True saffron stands out for the large amount of antioxidants in its composition. In addition to containing calcium, magnesium, potassium and vitamin C.
So, just like turmeric, turmeric can be used for weight management, lower the risk of heart disease and cancer, and also improve brain function.
However, studies that prove the benefits of saffron are still lacking. Among the advantages of consumption, we can mention:
Contributes to the mood
Consumption of the spice can lessen symptoms of depression. It is known that women who suffer from premenstrual syndrome and consume turmeric may have fewer symptoms of irritability and anxiety.
can be aphrodisiac
The turmeric supplement has been shown to be effective in decreasing erection problems and increasing sexual desire and vaginal lubrication.
The spice is beneficial for eye health, as is the case with age-related macular degeneration, which affects the elderly and causes vision loss.
Risks and Contraindications
Generally, both turmeric and turmeric do not cause serious side effects. This is because, most of the time, they are consumed in small amounts.
Rarely, some people may experience stomach pain, nausea, dizziness, or diarrhea. However, these side effects are more common in those who consume excessive amounts.
There is no scientific research that points out the risks of consumption for pregnant and lactating women. In these cases, the recommendation is to avoid the consumption of these spices before consulting with a doctor.
In the case of turmeric, because it has a substance called oxalate, in excess it can contribute to the appearance of kidney stones in individuals who are predisposed.
In addition, the spice contains potassium and people with kidney failure find it difficult to eliminate the excess of this mineral from the blood. Therefore, turmeric can be harmful to these individuals.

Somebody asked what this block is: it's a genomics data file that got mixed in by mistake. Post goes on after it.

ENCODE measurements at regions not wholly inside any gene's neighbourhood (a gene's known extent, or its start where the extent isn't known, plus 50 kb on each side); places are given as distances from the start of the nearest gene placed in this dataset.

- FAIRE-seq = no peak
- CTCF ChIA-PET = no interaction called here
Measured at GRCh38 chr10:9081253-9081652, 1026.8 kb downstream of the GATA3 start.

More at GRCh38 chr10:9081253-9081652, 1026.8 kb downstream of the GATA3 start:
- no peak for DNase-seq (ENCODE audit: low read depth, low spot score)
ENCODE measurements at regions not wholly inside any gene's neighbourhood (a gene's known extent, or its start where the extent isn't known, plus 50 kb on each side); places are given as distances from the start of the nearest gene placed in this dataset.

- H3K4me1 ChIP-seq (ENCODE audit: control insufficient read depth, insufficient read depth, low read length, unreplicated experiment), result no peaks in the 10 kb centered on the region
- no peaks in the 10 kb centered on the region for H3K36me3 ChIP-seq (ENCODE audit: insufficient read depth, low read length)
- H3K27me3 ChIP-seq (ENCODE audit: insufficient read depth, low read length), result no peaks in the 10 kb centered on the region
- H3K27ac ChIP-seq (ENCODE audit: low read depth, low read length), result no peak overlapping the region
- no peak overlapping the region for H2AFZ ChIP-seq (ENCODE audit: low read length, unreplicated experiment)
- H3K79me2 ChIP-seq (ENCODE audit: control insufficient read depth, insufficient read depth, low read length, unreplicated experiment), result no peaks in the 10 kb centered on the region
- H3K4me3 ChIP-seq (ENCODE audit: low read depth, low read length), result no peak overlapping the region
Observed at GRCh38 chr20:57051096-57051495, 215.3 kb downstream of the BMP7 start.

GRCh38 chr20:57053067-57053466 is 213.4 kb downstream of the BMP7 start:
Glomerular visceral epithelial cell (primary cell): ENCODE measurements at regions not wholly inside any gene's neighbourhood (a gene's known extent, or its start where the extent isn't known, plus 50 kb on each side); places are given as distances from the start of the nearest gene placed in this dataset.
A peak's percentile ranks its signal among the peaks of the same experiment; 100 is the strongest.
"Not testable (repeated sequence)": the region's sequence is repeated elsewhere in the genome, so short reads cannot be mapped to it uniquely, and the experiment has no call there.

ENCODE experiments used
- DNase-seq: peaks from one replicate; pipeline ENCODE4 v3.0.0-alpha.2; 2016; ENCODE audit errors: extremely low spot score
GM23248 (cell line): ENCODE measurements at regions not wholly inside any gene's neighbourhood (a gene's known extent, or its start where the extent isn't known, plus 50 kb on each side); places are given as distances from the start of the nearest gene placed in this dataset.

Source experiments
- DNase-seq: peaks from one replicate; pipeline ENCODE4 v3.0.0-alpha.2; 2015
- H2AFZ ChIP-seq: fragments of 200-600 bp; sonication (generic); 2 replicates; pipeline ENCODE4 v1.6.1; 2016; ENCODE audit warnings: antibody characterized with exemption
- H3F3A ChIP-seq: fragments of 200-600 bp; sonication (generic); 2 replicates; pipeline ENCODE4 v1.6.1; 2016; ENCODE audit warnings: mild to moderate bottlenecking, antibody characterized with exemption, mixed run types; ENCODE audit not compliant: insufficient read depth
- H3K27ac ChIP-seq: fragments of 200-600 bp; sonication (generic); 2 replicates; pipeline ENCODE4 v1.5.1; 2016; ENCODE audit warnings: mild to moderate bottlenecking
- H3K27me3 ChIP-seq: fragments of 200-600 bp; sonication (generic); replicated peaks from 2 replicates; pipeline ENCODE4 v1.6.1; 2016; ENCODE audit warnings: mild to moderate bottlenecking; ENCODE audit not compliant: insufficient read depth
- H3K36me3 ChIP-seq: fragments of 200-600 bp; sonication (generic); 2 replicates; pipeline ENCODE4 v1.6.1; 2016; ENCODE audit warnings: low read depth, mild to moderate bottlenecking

There are also those who are sensitive or allergic to curcumin. There have been reports of bleeding disorders. Finally, those who use drugs that alter the clotting process should use turmeric with caution.
how to consume
Spices are often used as ingredients in recipes in small amounts. Saffron is found in specialty stores and some supermarkets in dried or powdered flower stigmas. Because it has a concentrated flavor, it needs to be diluted in water and it accompanies savory preparations such as rice and vegetables.
Turmeric can be found in root form, powder, capsules or tea. When purchased as a root, the ideal is to consume one to two slices a day. The taste is more citrusy and spicy.
Already in powder form, turmeric is easily found in markets and health food stores. In these cases, it is commonly used to season food. And the tea can be prepared with slices of the root or turmeric powder. There is also the capsule version, which are used as supplements.
Sources: Priscilla Pitmannutritionist at the State Public Servant Hospital; Isolde Pradonutrologist, director of Abran (Brazilian Association of Nutrology) and professor of nutrology at UEA (University of the State of Amazonas); Camila Padilhanutritionist at Hospital Sírio-Libanês.